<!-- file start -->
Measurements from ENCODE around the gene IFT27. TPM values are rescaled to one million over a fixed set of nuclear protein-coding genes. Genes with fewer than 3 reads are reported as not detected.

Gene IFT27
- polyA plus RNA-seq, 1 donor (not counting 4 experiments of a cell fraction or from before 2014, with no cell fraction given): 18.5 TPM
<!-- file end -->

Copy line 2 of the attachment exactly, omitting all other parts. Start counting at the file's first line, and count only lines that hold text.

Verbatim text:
Gene IFT27